To prorogue or not to prorogue

King Charles I at his trial in 1649

There are two words screaming from today’s British headlines: prorogation and prorogue. “MPs pledge to form alternative parliament in case of prorogation.” “Prime Minister Boris Johnson’s government is preparing to ask Queen Elizabeth II to prorogue or suspend the UK Parliament from September until mid-October.” You’re probably wondering — as I am — what on earth prorogue means, and where that word comes from. 

According to OED, prorogue is a verb with two essential meanings: 1) “to extend in time, cause to last longer”, and 2) “To discontinue the meetings of (a legislative or other assembly) for a period of time or until the next session, without dissolving it. Also: to adjourn (a meeting).” So yes, there’s something curious about the unusual word with its contradictory definitions, which  is difficult to spell and almost impossible to pronounce (let alone define), and only seems to crop up when Great Britain is in the midst of a constitutional crisis.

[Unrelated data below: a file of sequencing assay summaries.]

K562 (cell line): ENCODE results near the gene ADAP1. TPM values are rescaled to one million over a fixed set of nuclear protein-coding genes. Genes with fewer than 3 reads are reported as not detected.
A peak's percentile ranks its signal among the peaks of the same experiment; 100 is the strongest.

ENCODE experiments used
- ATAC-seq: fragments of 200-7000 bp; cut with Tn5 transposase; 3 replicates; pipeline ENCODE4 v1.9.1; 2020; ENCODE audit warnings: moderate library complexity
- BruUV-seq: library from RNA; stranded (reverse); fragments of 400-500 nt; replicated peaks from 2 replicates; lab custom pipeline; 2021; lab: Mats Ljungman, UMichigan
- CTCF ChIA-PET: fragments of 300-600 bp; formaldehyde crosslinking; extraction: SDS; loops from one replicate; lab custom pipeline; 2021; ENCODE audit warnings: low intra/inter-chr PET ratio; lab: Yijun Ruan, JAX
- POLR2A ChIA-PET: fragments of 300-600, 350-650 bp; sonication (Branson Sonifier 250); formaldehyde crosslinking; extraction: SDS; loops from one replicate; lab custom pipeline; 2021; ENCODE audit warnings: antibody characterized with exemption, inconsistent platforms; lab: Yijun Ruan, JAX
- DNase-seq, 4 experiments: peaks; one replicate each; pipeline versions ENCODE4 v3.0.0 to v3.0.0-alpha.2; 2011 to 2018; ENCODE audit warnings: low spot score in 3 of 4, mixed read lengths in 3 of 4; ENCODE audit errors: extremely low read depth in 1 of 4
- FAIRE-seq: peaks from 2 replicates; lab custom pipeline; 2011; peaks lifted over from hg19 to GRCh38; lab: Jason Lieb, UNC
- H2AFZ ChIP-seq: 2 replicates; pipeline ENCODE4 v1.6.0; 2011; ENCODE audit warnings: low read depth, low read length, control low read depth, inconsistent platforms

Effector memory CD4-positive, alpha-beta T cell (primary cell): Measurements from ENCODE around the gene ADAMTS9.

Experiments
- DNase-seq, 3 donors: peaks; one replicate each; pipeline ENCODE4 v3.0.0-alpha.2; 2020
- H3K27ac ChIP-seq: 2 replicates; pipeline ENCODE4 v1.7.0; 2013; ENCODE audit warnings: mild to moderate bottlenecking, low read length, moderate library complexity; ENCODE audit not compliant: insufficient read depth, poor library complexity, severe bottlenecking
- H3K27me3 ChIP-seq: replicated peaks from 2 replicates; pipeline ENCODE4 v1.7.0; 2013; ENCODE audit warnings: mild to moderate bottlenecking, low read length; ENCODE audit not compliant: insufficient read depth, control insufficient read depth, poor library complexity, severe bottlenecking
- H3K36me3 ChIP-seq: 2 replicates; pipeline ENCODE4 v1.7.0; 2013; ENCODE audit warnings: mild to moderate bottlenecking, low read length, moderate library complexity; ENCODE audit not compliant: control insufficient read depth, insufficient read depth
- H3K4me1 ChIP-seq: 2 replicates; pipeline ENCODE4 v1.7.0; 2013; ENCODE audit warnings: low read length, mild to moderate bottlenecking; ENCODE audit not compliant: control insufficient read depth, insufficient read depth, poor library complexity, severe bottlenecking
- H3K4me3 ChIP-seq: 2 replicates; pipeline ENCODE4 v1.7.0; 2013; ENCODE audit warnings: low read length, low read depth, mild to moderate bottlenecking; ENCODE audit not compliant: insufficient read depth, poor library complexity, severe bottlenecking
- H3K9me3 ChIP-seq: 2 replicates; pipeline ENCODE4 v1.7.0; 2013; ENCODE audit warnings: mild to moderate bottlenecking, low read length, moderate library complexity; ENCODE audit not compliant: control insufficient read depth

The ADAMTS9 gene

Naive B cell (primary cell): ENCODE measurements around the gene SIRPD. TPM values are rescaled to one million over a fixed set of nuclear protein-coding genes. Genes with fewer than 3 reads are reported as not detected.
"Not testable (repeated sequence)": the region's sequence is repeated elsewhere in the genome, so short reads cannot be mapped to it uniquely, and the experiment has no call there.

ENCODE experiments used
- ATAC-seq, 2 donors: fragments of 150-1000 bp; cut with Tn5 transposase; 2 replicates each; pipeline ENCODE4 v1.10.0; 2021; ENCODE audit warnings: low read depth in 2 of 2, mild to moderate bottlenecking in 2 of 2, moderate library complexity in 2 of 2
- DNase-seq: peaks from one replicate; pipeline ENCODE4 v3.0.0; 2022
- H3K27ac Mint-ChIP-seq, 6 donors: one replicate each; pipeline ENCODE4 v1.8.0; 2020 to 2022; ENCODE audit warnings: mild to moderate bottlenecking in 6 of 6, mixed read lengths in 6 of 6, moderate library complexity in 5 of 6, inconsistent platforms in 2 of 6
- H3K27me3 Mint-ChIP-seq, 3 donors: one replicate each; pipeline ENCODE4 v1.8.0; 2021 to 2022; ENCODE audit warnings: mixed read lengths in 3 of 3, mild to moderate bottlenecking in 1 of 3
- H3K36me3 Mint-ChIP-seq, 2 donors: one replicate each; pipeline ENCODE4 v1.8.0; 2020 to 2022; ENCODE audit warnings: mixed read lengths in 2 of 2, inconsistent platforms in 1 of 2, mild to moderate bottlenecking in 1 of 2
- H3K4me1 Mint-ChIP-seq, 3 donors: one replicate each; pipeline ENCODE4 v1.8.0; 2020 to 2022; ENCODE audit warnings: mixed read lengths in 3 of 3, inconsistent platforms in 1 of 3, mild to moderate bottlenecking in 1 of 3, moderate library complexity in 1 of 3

Here’s a brief romp through its history, courtesy of the Online Etymology Dictionary (slightly edited for sense):  From the early 15th century: “To prolong, extend” from the Old French proroger, proroguer (14th century), from the Latin prorogare, literally “to ask publicly” from pro “before” + rogare “to ask, inquire, question, ask a favor” and “to propose (a law, a candidate)”. Perhaps the original sense in Latin was “to ask for public assent to extending someone’s term in office.” The legislative meaning “to discontinue temporarily” is attested from the mid-15th century.

What strikes me most about the word is that it rhymes with “go rogue”. As we say in America: Go figure.